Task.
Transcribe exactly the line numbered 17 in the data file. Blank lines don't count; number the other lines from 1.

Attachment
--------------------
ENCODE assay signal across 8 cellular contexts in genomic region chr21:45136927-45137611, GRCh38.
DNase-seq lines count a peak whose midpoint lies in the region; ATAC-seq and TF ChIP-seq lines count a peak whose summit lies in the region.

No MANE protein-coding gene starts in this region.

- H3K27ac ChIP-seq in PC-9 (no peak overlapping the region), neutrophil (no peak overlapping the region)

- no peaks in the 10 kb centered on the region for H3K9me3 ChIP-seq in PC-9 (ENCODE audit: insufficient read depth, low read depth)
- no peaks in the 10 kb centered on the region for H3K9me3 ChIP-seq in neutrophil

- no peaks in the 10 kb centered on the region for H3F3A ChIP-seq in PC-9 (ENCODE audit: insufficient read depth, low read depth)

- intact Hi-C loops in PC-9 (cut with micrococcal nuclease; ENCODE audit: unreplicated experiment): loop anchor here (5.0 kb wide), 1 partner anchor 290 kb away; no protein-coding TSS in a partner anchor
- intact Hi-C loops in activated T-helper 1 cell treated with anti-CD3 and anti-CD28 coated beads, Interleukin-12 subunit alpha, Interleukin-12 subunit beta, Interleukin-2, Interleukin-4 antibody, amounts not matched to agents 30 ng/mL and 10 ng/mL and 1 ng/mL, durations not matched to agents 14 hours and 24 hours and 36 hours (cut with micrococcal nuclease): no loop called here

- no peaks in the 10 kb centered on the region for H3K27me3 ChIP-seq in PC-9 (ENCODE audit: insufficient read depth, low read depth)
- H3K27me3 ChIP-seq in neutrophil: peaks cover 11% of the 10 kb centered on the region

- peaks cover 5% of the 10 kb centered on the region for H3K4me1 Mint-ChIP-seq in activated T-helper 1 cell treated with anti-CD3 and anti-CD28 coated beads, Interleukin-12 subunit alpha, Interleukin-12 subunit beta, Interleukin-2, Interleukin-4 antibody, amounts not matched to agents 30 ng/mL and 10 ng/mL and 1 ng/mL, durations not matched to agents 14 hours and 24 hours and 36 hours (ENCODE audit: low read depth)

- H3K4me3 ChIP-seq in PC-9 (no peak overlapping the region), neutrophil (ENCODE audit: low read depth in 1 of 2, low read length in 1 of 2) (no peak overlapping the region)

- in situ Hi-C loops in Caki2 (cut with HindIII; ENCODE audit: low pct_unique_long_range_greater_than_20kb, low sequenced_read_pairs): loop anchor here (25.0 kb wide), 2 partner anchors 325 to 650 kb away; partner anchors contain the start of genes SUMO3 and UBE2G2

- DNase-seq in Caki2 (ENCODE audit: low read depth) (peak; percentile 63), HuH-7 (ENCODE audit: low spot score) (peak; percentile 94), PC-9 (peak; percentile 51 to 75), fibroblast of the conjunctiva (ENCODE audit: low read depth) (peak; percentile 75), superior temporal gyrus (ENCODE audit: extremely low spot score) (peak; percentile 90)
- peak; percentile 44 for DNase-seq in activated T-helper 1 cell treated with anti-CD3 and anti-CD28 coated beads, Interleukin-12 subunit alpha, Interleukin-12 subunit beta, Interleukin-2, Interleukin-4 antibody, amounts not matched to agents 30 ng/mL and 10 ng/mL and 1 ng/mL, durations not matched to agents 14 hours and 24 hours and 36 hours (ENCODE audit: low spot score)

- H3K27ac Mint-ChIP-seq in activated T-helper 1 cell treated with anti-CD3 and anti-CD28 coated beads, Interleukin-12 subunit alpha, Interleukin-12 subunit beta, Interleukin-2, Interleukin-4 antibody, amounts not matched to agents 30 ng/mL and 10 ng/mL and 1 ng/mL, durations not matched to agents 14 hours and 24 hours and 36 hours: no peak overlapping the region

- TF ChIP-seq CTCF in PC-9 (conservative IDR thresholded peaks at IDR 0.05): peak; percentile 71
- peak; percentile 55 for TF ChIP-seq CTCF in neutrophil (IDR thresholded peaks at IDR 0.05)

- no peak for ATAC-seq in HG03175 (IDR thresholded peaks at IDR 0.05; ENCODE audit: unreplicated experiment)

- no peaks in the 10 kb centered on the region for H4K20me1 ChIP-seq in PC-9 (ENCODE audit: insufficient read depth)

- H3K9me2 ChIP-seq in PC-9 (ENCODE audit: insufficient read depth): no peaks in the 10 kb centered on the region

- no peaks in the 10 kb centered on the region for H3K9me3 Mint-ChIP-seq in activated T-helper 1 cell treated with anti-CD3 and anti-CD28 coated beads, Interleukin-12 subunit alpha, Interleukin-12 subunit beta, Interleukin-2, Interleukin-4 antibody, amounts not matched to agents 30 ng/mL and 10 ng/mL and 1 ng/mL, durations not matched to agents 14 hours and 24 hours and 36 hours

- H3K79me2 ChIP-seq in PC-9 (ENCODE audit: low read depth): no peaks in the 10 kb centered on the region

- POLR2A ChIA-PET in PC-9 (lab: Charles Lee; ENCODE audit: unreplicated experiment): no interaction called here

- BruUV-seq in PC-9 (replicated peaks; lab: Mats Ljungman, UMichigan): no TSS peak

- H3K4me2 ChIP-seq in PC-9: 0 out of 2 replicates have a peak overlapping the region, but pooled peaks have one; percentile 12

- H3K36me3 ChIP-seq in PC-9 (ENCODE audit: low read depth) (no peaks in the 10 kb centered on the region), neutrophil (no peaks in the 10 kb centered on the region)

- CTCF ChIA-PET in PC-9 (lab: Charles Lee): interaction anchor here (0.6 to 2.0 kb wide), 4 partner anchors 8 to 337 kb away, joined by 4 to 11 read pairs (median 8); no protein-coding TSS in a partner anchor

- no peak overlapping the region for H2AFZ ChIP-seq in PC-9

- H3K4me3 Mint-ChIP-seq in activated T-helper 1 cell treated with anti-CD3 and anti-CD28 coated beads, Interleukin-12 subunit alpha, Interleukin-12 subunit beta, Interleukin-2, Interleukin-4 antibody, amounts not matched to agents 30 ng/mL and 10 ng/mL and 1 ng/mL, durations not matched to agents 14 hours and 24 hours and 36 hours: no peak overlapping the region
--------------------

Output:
- H3K27ac Mint-ChIP-seq in activated T-helper 1 cell treated with anti-CD3 and anti-CD28 coated beads, Interleukin-12 subunit alpha, Interleukin-12 subunit beta, Interleukin-2, Interleukin-4 antibody, amounts not matched to agents 30 ng/mL and 10 ng/mL and 1 ng/mL, durations not matched to agents 14 hours and 24 hours and 36 hours: no peak overlapping the region